Taking a Knee 'Will Not Be Tolerated'

East Carolina U bars band members from protest during national anthem. Stance differs from that of other public colleges and universities.

October 5, 2016

Since athletes and others have been taking a knee during the national anthem, the leaders of public colleges and universities have offered a variety of views on whether the protests are wise. Even so, they have defended the protests as a form of speech protected by the First Amendment and traditions of free expression in higher education.

But East Carolina University is taking a different approach. In the wake of a controversy over a move by some band members to take a knee while playing the national anthem at a football game, the university has said that such demonstrations will no longer be tolerated.

"College is about learning, and it is our expectation that the members of the Marching Pirates will learn from this experience and fulfill their responsibilities. While we affirm the right of all our students to express their opinions, protests of this nature by the Marching Pirates will not be tolerated moving forward," said a letter released by the university. It was signed by William Staub, director of athletic bands; Christopher Ulffers, director of the School of Music; and Christopher Buddo, dean of the College of Fine Arts and Communication.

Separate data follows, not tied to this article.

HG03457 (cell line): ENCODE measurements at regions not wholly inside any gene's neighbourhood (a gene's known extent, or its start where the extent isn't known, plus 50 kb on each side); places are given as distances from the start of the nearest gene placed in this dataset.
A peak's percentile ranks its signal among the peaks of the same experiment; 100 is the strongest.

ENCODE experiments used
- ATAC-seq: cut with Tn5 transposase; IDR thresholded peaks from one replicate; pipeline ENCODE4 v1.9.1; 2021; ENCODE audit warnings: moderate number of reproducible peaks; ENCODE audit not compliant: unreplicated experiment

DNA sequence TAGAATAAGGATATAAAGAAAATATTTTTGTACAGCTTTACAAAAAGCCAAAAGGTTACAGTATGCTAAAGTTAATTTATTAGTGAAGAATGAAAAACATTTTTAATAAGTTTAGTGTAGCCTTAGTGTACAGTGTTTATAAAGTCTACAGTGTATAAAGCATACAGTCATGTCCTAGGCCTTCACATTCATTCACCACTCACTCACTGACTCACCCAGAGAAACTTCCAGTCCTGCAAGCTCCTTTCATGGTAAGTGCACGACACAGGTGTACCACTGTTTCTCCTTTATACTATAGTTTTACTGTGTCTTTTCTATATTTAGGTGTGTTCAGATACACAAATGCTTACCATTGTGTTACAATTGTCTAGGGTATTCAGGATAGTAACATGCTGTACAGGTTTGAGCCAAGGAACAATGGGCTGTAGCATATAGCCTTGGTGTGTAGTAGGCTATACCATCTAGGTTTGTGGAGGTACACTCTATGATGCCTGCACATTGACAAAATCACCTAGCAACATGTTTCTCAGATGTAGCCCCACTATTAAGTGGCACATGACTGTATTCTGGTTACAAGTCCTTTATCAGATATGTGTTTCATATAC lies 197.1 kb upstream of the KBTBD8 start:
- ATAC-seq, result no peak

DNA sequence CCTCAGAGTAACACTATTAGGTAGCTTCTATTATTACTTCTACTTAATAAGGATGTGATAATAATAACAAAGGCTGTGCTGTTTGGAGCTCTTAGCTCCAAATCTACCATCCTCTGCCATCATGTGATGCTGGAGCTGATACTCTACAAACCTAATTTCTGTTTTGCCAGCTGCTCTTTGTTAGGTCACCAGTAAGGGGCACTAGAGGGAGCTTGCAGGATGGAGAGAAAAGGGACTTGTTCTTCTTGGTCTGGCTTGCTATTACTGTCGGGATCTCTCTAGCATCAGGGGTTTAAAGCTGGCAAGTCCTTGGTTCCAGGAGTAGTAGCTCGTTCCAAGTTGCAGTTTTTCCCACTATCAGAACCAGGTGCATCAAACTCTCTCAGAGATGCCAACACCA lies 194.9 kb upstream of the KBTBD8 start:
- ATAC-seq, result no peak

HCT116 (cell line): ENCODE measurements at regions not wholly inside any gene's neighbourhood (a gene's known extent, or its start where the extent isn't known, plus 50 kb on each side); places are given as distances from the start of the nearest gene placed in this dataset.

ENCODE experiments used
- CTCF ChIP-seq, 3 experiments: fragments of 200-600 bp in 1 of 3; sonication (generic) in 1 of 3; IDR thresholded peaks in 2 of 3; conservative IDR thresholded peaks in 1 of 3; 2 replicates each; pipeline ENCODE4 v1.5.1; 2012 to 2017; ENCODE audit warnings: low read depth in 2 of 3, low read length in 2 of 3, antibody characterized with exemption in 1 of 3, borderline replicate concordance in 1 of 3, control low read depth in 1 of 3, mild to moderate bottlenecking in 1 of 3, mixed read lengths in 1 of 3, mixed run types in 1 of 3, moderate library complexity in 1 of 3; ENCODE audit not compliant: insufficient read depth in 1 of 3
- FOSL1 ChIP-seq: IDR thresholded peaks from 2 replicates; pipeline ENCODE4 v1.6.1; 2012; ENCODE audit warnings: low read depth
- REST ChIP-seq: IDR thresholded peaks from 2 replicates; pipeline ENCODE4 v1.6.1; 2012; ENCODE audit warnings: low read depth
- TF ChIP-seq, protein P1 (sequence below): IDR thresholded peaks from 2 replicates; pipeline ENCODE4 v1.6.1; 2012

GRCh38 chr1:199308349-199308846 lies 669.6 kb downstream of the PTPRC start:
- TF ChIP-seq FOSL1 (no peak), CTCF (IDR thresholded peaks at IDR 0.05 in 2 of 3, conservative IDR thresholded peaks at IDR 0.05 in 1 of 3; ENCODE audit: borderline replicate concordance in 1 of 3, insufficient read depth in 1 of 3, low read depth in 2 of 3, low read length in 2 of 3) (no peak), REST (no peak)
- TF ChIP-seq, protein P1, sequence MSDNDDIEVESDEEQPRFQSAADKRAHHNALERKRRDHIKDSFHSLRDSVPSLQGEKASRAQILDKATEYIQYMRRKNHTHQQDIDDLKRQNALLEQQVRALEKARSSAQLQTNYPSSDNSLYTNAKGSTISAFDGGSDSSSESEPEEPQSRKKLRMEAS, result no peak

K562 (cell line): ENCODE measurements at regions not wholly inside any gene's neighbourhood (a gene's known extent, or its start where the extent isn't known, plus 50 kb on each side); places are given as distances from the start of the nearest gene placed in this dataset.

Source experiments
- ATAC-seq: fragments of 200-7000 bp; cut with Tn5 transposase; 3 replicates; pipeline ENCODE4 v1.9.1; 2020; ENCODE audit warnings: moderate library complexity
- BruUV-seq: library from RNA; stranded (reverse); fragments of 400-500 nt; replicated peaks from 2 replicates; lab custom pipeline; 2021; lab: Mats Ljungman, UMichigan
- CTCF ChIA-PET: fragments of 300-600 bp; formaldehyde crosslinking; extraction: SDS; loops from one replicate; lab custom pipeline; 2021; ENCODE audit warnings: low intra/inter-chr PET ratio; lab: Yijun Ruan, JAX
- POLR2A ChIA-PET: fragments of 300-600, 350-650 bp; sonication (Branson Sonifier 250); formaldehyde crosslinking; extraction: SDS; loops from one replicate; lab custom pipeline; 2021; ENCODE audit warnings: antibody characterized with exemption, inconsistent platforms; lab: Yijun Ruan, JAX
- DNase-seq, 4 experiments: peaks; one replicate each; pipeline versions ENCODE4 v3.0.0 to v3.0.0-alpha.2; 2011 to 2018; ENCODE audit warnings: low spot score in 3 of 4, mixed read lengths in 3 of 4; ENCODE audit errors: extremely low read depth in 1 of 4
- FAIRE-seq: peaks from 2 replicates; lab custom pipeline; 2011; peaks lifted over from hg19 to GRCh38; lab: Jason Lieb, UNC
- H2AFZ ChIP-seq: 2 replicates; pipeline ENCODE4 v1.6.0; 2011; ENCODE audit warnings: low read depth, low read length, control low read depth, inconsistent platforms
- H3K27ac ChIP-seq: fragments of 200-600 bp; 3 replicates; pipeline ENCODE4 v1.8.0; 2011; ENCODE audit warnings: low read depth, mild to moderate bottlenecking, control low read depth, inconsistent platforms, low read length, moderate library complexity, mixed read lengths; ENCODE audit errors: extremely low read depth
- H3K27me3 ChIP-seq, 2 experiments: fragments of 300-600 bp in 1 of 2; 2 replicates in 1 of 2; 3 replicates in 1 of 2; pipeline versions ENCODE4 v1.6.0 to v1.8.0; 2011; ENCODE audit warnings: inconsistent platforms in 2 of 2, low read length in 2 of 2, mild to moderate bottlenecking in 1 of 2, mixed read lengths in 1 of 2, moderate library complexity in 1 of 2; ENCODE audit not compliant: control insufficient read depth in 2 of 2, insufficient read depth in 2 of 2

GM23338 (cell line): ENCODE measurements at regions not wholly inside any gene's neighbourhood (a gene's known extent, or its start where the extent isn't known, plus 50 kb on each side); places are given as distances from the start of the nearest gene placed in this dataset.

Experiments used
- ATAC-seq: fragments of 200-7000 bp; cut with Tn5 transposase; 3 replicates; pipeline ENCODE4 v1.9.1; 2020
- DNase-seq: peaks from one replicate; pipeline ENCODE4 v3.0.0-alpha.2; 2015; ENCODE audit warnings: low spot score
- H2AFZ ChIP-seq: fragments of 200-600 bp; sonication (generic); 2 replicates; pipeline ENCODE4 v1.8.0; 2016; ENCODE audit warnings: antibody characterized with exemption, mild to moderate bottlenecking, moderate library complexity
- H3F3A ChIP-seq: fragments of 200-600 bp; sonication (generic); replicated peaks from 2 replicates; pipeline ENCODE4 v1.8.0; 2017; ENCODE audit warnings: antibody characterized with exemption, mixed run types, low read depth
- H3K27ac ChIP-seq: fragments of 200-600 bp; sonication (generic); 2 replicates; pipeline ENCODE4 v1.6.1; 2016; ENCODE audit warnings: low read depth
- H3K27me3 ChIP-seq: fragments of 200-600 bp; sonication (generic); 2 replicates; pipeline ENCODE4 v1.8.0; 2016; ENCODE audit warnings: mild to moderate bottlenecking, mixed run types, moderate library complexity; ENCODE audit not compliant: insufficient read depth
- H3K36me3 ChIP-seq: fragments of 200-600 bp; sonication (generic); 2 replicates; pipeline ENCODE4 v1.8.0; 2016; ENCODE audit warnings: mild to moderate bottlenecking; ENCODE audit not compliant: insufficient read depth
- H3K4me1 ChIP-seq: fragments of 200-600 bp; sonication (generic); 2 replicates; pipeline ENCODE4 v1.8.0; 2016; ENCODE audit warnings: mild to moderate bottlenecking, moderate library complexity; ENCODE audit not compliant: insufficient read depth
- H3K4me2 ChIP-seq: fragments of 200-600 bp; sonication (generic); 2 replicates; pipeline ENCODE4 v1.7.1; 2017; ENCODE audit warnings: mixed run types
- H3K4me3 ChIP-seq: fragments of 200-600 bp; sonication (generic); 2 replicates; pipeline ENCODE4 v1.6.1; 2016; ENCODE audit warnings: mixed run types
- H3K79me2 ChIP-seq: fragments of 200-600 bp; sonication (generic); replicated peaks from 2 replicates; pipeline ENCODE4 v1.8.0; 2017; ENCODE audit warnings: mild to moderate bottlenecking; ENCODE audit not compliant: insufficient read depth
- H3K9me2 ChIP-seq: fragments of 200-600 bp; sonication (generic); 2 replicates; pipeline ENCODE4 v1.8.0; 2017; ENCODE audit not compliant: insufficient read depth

The letter also said that the officials "regret" the actions of the band members, which they said "felt hurtful to many in our Pirate family and disrespectful to our country."

The letter appears to differ from the message of Chancellor Cecil Staton immediately after the game. In a statement he issued then, Staton said that the university "respects the rights of our students, staff and faculty to express their personal views." (University officials did not respond to email messages asking about the apparent shift in message.)

The language the chancellor used is typical of what other university leaders have argued amid public (and political) criticism of athletes and others who have taken a knee to protest police violence against black people.

For example, many Nebraska politicians criticized football players at the University of Nebraska at Lincoln for taking a knee. Hank Bounds, president of the university, responded by saying that the players had the right to express themselves and wouldn't be punished. "I have served in the military. I understand love of country and love of the flag and I know that freedom is not free. I recognize that some are upset by what they saw on Saturday night. But let me be clear. The University of Nebraska will not restrict the First Amendment rights of any student or employee," Bounds said.

The latest letter from East Carolina seeks to frame the issue in a different way. "We have met with the band and the members have collectively reaffirmed their commitment to the unique privilege and responsibility that comes with wearing the uniform of the Marching Pirates," the letter says.

Robert L. Shibley, executive director of the Foundation for Individual Rights in Education, which opposes limits on the speech of students and faculty members, said via email that East Carolina may have found a way to bar anthem protests without violating the First Amendment.